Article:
WASHINGTON (Reuters) -The U.S. Centers for Disease Control and Prevention on Monday extended through June 30 a nationwide order to prevent millions of U.S. renters from being evicted amid the economic fallout from the COVID-19 pandemic.
The CDC’s moratorium on most residential evictions – which the agency justified citing the public health crisis – had been set to expire on Wednesday.
“Keeping people in their homes and out of crowded or congregate settings – like homeless shelters – by preventing evictions is a key step in helping to stop the spread of COVID-19,” CDC Director Rochelle Walensky said in a statement.
The order was initially issued by the Atlanta-based agency in September during former President Donald Trump’s administration. It was extended on Jan. 29 through the end of March after President Joe Biden took office.
The White House noted that as of January one in five U.S. renters was behind on rent. The CDC said a March survey by the U.S. Census Bureau found that more than 4 million adults who are behind on rent fear imminent risk of eviction.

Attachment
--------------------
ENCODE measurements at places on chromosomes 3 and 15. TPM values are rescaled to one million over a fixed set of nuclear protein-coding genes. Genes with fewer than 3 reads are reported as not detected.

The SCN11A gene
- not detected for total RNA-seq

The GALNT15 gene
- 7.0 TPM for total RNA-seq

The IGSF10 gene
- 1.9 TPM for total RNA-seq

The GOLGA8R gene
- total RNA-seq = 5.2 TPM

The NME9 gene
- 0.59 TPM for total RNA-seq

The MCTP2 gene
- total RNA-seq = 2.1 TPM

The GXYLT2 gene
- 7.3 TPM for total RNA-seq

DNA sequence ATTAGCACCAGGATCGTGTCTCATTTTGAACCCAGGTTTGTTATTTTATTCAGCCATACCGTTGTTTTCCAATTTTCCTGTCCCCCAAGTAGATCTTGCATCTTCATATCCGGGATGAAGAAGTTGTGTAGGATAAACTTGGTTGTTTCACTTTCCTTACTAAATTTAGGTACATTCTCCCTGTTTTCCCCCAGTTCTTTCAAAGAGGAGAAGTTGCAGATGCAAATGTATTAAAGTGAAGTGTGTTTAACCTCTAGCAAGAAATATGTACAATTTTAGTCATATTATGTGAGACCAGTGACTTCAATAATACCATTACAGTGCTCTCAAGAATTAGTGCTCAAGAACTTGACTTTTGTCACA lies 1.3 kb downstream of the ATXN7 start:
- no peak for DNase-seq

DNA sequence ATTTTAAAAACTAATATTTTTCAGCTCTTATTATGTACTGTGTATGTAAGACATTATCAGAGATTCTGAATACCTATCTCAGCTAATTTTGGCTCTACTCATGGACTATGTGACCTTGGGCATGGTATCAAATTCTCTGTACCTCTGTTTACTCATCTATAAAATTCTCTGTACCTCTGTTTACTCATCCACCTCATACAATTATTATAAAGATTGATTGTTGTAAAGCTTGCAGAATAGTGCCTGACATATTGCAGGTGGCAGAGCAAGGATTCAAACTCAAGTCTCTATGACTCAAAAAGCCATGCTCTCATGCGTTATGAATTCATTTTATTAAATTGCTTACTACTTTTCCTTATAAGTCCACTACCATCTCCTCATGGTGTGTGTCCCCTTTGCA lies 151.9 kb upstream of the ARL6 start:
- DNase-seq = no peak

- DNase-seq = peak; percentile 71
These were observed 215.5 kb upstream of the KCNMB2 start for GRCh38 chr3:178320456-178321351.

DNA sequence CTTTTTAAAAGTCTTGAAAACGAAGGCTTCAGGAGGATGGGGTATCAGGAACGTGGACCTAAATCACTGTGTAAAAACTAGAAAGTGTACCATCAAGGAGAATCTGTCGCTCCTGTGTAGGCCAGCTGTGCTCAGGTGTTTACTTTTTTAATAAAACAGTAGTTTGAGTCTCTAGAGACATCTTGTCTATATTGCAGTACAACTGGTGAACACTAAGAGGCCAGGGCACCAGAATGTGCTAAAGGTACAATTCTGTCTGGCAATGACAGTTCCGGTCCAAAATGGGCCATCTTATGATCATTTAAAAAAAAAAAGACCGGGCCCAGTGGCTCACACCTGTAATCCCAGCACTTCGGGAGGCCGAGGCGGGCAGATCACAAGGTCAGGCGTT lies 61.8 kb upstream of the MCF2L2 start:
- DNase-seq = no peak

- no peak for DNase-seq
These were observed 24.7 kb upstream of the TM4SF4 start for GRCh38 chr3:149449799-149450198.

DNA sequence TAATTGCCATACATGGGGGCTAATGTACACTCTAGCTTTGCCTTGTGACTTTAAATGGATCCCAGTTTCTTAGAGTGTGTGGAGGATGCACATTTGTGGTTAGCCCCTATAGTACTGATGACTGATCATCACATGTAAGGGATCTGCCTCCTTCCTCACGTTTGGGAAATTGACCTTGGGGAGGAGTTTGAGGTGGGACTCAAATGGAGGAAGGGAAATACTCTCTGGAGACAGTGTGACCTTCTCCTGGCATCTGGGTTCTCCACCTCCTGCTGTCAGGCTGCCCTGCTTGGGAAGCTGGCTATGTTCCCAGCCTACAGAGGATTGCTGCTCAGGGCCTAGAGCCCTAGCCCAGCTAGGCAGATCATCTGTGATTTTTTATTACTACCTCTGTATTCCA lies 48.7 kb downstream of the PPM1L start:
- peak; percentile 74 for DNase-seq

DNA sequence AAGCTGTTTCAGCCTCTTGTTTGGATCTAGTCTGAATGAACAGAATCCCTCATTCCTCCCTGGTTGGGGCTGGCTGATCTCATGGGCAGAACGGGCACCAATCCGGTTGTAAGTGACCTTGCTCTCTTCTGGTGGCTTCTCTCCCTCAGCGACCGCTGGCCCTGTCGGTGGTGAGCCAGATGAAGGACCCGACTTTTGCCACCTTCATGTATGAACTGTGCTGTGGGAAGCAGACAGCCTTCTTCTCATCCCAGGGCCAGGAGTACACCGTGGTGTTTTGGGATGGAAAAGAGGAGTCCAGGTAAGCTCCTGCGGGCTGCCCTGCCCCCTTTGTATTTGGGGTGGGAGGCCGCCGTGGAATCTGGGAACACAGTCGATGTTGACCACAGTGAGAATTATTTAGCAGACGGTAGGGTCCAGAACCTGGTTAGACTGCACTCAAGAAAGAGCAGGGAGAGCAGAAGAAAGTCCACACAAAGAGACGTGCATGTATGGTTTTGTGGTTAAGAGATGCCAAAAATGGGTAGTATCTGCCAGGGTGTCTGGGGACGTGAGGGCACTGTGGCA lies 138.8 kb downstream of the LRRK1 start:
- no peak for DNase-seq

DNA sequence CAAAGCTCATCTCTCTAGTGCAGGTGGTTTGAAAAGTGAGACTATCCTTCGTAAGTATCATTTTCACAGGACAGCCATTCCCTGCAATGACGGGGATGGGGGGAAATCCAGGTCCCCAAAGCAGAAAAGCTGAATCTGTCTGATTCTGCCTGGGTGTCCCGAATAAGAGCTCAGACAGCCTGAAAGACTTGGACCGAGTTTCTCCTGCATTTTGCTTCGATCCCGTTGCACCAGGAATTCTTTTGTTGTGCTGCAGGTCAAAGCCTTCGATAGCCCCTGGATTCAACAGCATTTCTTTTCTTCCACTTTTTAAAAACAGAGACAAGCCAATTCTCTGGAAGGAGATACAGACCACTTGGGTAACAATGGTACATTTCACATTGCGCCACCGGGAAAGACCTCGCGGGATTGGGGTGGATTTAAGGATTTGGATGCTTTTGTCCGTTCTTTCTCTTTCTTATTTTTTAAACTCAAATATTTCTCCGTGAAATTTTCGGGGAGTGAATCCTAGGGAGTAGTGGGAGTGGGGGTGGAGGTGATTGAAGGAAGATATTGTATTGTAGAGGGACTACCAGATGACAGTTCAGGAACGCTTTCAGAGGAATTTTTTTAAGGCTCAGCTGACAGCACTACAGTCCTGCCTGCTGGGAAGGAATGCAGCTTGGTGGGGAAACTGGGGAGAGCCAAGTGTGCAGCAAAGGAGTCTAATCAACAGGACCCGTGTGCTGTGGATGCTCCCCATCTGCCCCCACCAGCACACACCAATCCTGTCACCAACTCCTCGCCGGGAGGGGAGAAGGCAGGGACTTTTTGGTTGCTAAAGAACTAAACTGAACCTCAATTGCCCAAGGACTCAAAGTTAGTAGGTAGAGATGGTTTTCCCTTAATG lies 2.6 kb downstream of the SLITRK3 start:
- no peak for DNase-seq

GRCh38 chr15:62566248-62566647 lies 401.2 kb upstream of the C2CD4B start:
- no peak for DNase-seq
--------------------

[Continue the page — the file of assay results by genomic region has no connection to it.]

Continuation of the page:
The U.S. Congress approved another $21.5 billion in emergency rental assistance this month on top of $25 billion approved in December.
The moratorium has been challenged in court, and two federal judges have ruled against it. U.S. District Judge J. Philip Calabrese in Akron, Ohio, ruled on March 11 that the moratorium exceeded the authority given to the CDC by Congress, but stopped short of issuing an injunction blocking it.
The order applies to individual renters who do not expect to earn more than $99,000 this year or $198,000 for joint filers. It also applies to renters who did not report income in 2020 or received a stimulus check.
Renters must file sworn declarations saying eviction would leave them homeless or force them into a “shared living setting” and attest they have done all they can to get government assistance for rent or housing.
(Reporting by David ShepardsonEditing by Chizu Nomiyama and Will Dunham)